Lamentations describes Yahweh in the language of enemies time and time again, and goes back-and-forth with the appropriateness of this designation. It asks us difficult questions about whether God did this terrible thing to them, and even though it’s clear that it’s deserved, it questions whether it’s gratuitous and causes us to wonder what we think of a God who wounds his people.
Lamentations is a difficult book. I’ve been reading through it with my Bible reading group recently and it’s heavy going.
There’s much to gain, but when you read through it in your mornings you can slide through it fairly quickly. When you spend a few hours per chapter slowly chewing it over around a table the emotional weight of it starts to settle on you like a heavy blanket, and the challenging questions it raises cannot be ignored.
For all it’s been challenging, I’ve been particularly struck by the echoes of the rest of scripture we’ve pulled out together. It’s a poetic book that heavily references the prophets, the Psalms and the Torah, so in that sense it’s replete with intertextual references, but it’s the New Testament echoes that I’ve found most interesting.
In chapter 2, a chapter that expresses the destruction of Jerusalem and particularly the Temple in biting anger, there are some fascinating Christian readings available that open the text to us.
We might read verse 12 in light of the Lord’s Supper, or verse 13 a call for healing from the dragons Jesus slew at the cross, but it’s 14-16 I’d like to call particular attention too.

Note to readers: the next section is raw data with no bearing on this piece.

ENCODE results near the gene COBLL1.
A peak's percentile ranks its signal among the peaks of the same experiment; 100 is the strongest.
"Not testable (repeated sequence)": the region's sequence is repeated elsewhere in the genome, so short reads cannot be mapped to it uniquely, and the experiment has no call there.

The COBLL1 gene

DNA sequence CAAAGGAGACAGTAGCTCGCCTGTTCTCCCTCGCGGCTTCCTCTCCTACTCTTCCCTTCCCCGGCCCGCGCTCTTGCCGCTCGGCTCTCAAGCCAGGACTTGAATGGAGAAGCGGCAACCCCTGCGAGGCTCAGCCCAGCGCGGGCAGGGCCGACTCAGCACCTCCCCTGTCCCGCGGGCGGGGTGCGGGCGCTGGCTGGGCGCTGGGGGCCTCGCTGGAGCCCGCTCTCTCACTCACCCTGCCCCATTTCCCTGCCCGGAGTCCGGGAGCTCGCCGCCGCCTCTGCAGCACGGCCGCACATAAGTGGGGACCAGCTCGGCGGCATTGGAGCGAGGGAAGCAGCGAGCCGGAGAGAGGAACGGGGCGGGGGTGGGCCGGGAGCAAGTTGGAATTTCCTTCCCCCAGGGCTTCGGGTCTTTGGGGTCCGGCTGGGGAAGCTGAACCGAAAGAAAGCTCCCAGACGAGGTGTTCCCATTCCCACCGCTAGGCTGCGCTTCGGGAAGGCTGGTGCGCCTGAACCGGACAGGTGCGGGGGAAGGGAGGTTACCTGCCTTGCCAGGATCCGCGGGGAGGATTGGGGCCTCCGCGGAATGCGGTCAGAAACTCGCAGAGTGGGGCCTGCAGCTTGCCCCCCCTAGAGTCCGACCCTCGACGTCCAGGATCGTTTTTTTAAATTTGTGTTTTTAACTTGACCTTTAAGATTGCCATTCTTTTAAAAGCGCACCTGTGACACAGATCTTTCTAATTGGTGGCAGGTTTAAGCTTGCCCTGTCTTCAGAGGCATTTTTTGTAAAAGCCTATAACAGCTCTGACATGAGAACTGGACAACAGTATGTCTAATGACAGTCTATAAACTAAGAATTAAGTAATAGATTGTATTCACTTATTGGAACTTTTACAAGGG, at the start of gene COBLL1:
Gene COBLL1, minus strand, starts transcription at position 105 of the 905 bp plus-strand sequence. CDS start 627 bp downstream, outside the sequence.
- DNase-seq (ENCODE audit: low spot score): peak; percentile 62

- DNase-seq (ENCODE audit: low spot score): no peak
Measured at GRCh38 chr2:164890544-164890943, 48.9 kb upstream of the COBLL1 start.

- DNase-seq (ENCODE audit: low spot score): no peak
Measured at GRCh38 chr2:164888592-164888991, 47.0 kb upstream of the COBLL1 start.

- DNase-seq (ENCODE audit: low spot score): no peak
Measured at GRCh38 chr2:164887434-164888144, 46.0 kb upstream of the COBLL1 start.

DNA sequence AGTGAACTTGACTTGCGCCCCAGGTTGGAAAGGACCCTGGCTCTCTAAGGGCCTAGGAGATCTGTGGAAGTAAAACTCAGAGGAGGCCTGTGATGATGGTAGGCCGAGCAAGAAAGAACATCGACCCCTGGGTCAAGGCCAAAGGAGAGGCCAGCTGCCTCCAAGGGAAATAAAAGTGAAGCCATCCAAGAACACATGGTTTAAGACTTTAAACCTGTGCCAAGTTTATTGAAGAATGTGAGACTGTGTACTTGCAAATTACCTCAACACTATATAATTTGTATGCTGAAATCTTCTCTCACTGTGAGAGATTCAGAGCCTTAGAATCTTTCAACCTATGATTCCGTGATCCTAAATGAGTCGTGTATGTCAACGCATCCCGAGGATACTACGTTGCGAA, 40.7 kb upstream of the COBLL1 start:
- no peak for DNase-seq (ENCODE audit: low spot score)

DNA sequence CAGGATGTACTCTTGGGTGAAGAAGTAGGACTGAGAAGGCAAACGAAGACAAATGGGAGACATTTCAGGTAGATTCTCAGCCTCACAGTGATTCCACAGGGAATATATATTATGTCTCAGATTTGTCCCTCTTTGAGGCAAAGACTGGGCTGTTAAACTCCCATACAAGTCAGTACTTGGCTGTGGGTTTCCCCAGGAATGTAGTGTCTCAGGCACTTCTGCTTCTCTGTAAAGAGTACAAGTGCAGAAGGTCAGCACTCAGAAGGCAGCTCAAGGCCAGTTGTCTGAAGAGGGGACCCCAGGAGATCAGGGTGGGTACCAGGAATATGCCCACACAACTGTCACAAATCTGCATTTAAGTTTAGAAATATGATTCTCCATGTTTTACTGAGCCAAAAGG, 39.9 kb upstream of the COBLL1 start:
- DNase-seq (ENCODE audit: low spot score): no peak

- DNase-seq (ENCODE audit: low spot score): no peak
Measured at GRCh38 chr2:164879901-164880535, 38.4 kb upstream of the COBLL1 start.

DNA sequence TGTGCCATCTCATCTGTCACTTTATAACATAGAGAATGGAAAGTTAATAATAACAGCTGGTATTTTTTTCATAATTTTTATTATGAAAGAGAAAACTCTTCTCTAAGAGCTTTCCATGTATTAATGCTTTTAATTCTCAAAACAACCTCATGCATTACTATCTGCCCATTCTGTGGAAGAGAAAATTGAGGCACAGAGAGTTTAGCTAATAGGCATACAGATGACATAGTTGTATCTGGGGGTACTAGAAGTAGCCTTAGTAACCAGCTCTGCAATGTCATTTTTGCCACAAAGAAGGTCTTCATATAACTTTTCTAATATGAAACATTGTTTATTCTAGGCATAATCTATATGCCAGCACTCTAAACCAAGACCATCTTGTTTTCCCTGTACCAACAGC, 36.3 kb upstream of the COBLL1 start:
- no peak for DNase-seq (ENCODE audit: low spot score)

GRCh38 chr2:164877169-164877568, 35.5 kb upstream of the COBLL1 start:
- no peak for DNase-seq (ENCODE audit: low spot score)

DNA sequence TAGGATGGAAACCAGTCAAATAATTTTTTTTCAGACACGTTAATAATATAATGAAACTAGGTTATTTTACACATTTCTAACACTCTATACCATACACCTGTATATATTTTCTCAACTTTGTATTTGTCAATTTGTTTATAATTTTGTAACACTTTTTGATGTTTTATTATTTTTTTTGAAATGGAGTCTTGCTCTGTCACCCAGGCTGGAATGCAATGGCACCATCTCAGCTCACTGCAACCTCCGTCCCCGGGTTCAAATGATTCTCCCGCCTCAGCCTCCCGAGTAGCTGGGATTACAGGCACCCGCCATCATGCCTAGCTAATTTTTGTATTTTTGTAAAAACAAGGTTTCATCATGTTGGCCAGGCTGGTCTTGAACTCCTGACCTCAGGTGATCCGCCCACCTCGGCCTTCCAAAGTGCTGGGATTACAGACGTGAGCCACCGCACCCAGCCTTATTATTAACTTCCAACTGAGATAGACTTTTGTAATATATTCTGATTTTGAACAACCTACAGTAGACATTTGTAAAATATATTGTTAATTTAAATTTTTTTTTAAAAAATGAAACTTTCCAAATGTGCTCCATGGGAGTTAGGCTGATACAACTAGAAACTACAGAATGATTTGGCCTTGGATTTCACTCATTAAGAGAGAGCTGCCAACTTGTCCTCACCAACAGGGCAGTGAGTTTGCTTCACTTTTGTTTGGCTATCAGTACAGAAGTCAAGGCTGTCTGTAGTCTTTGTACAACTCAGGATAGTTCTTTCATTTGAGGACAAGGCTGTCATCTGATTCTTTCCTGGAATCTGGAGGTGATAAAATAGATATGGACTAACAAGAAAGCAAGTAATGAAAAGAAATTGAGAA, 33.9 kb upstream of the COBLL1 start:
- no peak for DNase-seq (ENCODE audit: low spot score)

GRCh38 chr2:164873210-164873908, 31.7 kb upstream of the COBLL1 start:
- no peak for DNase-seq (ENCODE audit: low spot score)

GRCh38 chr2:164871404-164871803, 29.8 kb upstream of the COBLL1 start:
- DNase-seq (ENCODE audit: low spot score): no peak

In the narrative the poet has enumerated the desolation of the city and the Temple in excruciating detail, and they move on to explore three potential healers, none of whom can heal the city or the people because the Lord has done what he purposed (verse 17).
We were discussing the way Kenneth Bailey thinks that Mark deliberately echoes this section of Lamentations in Mark 15.29-30, which I find persuasive, and my friend Elly pointed out that it sounds like the parable of the Good Samaritan.
I’m not sure that Luke had Lamentations 2 in mind as he retold Jesus’ parable, but I think Elly is right that these texts can be read fruitfully together. Let me show you what I mean.
A man is travelling from Jerusalem to Jericho and he falls foul of a group of thieves and robbers. He’s left beaten and bloody on the roadside. We’re told he’s half dead, and without help he will be wholly dead before long.
His situation is not that different from the sort of language the poet in using in Lamentations’ second poem. Three people pass the traveller by. Three groups are presented as healers for Jerusalem, at least one of whom is said to pass by.